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CPU This site legit? Quantum Computer

Discussion in 'Hardware' started by Showerhead, 13 Apr 2012.

  1. Showerhead

    Showerhead New Member

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    Thought we were supposed to be decades away but this site claims to be selling them now. Seems very odd that this hasn't been reported in any scientific media but apparently lockheed martin are happy enough to have bought one.

    I imagine it's quite a challenge to program for too.
     
    Last edited: 13 Apr 2012
  2. Jaybles

    Jaybles New Member

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    ...which site? Also probably not unless they are extremely weak.
     
  3. Nazata

    Nazata New Member

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    I can't imagine quantum computers being sold to the public at this stage...
    There has been talk on a more practical/easier attainable method of using special wires in quantum computing instead of electrons and photons, but even so they're still pretty far off...
    Maybe even further than the rest of the Kepler range :(
     
  4. noizdaemon666

    noizdaemon666 I'm Od, Therefore I Pwn

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    Totally legit........not lol Have you seen the current size of the stuff they use to attempt quantum computing? There's no way on Earth they could fit it into a single box like that.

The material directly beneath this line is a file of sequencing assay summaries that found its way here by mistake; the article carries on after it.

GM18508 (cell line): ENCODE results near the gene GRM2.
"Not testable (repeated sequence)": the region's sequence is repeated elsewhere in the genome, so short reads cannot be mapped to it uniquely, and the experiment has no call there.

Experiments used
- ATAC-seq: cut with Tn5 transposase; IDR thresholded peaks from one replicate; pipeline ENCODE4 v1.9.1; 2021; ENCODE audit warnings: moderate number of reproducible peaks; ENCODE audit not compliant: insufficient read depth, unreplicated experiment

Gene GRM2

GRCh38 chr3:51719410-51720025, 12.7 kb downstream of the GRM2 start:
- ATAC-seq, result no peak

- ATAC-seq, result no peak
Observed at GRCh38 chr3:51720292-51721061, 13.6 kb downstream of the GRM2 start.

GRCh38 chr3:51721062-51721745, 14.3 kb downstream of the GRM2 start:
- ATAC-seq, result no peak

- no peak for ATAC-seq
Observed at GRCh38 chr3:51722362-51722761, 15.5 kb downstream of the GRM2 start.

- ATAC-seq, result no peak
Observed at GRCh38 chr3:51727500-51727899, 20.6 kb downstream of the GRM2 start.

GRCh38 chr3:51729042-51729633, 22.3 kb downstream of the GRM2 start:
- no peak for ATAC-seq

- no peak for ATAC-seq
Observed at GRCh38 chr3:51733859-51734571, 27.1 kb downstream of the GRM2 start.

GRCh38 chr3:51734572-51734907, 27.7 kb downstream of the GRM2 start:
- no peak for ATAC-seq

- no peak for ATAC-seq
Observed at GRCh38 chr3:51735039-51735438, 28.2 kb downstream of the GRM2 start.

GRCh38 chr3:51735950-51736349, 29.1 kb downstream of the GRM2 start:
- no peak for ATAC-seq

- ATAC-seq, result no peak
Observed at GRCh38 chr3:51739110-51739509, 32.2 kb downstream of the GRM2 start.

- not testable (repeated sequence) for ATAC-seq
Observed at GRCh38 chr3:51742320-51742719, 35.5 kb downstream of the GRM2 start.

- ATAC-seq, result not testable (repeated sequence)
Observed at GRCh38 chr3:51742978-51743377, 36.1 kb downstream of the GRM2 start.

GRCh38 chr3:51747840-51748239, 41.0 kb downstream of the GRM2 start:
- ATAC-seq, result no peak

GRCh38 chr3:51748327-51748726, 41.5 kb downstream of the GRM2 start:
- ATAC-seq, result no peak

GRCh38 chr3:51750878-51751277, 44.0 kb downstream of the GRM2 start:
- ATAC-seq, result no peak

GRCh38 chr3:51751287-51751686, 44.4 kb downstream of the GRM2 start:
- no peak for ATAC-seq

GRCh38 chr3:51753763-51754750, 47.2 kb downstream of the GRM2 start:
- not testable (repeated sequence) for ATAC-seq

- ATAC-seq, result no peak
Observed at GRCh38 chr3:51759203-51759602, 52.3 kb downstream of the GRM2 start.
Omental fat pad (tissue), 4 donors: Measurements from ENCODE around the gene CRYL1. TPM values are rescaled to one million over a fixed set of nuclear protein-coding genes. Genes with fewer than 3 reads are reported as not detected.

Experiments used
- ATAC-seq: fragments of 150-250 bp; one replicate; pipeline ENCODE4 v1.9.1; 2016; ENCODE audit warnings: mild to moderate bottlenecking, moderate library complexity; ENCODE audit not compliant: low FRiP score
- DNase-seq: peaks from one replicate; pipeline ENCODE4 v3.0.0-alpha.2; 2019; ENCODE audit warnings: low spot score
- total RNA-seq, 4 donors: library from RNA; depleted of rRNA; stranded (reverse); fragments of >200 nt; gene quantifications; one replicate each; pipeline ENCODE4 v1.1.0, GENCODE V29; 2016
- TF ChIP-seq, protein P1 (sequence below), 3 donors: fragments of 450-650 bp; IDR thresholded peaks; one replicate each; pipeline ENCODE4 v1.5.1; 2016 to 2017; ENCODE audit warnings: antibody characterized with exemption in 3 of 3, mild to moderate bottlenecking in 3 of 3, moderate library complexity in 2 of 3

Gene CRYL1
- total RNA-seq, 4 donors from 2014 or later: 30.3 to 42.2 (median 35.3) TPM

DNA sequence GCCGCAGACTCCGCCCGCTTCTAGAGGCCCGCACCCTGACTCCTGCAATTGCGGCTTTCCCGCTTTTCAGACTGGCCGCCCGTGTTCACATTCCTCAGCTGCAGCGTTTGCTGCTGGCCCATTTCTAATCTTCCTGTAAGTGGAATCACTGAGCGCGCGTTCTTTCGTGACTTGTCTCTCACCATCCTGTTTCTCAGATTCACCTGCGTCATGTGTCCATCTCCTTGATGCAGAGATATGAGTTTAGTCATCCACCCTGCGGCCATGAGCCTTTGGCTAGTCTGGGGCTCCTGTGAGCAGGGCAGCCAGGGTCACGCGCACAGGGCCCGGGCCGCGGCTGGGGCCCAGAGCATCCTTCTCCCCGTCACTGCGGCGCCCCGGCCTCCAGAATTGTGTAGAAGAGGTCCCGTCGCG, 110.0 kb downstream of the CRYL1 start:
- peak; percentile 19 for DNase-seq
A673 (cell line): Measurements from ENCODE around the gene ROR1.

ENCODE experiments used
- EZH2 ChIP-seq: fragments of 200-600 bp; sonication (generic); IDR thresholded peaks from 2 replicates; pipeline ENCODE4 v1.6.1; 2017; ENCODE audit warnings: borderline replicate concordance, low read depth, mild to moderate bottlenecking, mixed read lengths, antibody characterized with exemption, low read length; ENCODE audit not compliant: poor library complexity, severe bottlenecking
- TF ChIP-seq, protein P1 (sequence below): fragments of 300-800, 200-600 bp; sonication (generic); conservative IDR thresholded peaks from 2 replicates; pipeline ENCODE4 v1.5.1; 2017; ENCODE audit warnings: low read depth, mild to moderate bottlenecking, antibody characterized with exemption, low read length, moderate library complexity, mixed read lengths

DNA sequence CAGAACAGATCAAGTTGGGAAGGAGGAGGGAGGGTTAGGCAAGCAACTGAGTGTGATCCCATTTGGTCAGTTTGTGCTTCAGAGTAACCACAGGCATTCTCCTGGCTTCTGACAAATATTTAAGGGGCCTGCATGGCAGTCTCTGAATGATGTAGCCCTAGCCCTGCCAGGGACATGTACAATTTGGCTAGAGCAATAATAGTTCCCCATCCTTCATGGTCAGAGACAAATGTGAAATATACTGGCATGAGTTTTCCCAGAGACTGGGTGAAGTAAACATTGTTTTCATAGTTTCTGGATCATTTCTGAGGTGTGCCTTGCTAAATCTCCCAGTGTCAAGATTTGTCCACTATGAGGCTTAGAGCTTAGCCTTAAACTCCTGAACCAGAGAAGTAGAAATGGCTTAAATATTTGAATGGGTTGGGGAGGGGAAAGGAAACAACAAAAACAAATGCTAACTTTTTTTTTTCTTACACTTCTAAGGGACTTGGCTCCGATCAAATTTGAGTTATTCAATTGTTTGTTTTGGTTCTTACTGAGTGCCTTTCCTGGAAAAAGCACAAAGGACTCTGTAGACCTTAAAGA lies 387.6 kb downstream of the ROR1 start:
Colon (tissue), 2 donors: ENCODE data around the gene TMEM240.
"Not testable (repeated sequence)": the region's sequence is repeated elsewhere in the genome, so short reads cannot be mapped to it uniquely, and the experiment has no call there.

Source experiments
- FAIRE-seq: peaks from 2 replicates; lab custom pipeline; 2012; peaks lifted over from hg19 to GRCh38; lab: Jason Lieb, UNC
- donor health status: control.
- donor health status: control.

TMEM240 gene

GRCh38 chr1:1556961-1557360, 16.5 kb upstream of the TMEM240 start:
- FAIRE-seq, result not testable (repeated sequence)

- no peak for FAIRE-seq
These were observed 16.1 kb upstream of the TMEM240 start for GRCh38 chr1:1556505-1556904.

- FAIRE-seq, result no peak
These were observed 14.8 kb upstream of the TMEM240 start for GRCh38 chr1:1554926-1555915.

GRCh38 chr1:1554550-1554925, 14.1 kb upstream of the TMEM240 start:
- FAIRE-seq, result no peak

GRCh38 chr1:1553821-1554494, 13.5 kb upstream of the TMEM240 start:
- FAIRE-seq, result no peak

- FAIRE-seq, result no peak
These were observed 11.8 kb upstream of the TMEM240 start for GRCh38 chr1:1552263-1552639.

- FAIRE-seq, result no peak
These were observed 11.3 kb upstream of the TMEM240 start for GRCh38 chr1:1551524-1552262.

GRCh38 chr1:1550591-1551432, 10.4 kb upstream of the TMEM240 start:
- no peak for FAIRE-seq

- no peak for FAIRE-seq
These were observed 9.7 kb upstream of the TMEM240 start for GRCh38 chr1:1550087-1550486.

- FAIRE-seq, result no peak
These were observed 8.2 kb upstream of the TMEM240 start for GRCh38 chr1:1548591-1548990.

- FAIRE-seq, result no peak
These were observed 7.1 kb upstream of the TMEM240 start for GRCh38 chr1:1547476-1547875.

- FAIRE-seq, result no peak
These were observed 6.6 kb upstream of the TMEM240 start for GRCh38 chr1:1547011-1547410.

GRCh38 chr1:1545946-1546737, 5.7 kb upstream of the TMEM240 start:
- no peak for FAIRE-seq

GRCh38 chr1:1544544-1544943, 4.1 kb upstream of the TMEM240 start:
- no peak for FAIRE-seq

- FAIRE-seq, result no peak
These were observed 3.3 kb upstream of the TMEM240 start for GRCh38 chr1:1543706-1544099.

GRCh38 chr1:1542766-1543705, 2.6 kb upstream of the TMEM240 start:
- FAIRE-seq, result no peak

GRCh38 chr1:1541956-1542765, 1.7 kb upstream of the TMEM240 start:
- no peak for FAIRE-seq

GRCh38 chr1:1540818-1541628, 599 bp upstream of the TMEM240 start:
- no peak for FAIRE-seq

5. meandmymouth

    meandmymouth Well-Known Member

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    I call bull****
     
  6. lp rob1

    lp rob1 New Member

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    Well actually, there might be a shred of truth in this. Wikipedia has an entry for D-Wave Systems:
    They claim that the 128 qubit computer is housed with a cryogenic system inside a 10 square meter room, probably to achieve superconductivity. Thus it won't be a cheap thing to get hold of. Even so, there is very little/no operating systems for a quantum computer. So unless you are a university with a massive research grant and a team of highly experienced software engineers, you wouldn't be able to use your quantum computer.
     
  7. noizdaemon666

    noizdaemon666 I'm Od, Therefore I Pwn

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    Wikipedia you say? Seems legit :thumb: lol
     
  8. lp rob1

    lp rob1 New Member

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  9. noizdaemon666

    noizdaemon666 I'm Od, Therefore I Pwn

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    Essentially no one can ever prove if this is real or not given the intial and ongoing running costs :hehe:

    On a serious note, I don't get what environment it would help in. Especially with the astronimcal costs.
     
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  10. lp rob1

    lp rob1 New Member

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    The main advantage of quantum computers is the ability for a 'qubit' to be in multiple states at once. This uncertainty was explained by the Schrodinger's Cat thought experiment. Until actually viewing the qubit, it is in multiple states at one time. Using some clever software which I don't pretend to understand, this quantum feature can be exploited to brute force most encryption algorithms much quicker than a traditional binary computer.